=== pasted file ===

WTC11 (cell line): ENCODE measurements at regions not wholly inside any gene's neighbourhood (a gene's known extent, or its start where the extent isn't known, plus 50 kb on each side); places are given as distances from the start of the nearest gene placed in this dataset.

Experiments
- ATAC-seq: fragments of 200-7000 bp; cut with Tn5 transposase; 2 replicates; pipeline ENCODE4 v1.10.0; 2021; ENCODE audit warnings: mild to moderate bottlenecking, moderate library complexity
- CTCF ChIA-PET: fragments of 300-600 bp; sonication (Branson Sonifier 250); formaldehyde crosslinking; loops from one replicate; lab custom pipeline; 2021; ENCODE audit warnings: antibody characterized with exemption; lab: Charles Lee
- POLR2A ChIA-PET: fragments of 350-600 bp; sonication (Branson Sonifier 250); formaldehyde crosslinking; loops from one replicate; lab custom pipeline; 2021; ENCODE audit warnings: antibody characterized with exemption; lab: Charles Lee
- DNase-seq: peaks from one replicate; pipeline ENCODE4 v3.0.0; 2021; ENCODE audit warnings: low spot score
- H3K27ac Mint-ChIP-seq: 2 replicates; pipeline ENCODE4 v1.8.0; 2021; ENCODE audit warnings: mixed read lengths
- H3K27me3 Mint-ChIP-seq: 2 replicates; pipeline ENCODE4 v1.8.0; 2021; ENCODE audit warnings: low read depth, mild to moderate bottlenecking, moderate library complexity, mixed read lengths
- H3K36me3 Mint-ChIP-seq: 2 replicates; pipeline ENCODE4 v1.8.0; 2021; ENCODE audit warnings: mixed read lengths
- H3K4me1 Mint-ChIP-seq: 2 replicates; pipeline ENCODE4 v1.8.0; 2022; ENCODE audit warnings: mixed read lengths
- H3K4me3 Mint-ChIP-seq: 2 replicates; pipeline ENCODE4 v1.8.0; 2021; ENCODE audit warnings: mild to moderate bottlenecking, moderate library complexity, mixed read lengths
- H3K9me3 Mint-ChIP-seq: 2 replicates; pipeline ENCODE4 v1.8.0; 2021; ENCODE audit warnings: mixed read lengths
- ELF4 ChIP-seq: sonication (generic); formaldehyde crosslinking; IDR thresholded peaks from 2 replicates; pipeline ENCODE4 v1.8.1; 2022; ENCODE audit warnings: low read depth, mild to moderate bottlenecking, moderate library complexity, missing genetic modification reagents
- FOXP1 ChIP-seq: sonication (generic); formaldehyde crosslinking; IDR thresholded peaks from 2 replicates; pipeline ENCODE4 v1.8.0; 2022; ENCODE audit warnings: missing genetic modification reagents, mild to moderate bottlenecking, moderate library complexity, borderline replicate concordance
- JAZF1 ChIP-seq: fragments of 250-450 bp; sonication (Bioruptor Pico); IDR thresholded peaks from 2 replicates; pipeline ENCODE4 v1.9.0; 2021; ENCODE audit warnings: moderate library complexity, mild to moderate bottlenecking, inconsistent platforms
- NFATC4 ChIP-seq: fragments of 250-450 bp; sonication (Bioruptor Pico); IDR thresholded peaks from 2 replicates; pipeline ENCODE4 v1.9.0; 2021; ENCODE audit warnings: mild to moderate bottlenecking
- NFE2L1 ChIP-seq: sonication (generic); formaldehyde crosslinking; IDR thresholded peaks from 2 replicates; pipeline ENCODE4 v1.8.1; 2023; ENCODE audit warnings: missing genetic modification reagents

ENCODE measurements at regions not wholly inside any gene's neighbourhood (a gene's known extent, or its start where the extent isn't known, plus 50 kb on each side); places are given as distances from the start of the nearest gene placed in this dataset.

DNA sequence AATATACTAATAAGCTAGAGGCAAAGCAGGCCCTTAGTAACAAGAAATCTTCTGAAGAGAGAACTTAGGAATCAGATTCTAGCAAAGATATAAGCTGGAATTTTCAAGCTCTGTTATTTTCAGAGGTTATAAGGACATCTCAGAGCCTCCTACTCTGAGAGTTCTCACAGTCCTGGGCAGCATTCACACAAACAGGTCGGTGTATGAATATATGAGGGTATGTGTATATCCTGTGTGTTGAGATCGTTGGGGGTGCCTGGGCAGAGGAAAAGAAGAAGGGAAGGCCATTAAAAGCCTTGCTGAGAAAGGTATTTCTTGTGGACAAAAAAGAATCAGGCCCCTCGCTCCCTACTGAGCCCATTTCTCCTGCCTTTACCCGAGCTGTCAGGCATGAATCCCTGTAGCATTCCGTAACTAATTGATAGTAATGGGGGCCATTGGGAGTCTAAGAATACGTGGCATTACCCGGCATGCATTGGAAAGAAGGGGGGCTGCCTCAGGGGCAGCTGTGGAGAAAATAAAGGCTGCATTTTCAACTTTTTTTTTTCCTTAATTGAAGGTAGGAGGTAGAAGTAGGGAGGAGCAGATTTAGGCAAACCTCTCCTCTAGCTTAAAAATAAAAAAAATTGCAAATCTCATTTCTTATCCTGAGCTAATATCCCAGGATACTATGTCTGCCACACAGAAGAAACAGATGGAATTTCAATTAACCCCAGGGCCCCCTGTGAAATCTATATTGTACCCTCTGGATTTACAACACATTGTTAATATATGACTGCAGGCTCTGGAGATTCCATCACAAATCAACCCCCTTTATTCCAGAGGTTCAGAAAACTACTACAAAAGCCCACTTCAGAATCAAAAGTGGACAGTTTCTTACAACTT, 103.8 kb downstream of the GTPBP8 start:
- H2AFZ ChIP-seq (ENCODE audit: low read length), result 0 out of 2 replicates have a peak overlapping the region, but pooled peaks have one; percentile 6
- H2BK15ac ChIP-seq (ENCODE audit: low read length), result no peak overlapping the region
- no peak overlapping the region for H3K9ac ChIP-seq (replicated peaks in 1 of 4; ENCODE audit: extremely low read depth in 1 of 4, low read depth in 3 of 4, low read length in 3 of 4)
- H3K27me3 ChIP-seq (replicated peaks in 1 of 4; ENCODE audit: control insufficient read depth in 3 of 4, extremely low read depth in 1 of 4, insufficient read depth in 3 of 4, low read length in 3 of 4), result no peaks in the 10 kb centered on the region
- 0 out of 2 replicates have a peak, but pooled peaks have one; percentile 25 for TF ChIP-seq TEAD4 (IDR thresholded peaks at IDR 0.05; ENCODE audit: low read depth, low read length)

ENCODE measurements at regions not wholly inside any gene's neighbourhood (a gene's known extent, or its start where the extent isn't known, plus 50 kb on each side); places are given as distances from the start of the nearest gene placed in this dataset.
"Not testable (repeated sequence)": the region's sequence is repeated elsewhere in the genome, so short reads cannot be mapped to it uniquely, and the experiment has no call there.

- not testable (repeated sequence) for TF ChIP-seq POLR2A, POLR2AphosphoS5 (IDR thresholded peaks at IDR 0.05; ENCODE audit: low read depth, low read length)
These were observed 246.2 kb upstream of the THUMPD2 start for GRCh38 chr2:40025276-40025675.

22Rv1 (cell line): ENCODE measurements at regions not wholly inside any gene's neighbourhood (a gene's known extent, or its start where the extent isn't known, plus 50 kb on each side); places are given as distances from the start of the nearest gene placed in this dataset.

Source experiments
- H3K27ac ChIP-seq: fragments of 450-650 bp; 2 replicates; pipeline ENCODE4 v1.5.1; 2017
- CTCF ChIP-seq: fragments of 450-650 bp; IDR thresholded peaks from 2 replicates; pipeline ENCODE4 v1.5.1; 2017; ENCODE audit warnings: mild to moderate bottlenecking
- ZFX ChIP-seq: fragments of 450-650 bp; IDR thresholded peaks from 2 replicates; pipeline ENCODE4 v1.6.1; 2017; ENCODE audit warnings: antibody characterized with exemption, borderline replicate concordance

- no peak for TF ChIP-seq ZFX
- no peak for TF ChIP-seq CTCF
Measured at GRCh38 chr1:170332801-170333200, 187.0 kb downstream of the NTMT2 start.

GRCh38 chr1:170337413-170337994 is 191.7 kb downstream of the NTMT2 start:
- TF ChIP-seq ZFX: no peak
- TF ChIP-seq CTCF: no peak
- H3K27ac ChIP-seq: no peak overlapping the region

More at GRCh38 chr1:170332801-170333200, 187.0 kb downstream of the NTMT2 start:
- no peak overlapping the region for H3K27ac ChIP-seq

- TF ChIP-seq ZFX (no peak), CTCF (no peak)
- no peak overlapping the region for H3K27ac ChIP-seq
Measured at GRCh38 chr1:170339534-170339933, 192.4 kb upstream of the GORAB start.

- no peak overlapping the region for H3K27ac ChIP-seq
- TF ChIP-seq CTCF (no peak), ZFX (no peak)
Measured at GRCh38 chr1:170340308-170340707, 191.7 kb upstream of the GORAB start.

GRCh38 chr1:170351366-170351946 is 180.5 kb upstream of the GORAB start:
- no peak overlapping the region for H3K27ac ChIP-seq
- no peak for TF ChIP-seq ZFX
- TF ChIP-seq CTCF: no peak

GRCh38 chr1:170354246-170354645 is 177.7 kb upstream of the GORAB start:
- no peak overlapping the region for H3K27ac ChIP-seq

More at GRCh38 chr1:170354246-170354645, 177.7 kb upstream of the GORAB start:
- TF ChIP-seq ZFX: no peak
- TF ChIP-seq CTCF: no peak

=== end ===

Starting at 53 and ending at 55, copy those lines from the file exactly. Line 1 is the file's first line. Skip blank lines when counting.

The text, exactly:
GRCh38 chr1:170354246-170354645 is 177.7 kb upstream of the GORAB start:
- no peak overlapping the region for H3K27ac ChIP-seq

More at GRCh38 chr1:170354246-170354645, 177.7 kb upstream of the GORAB start: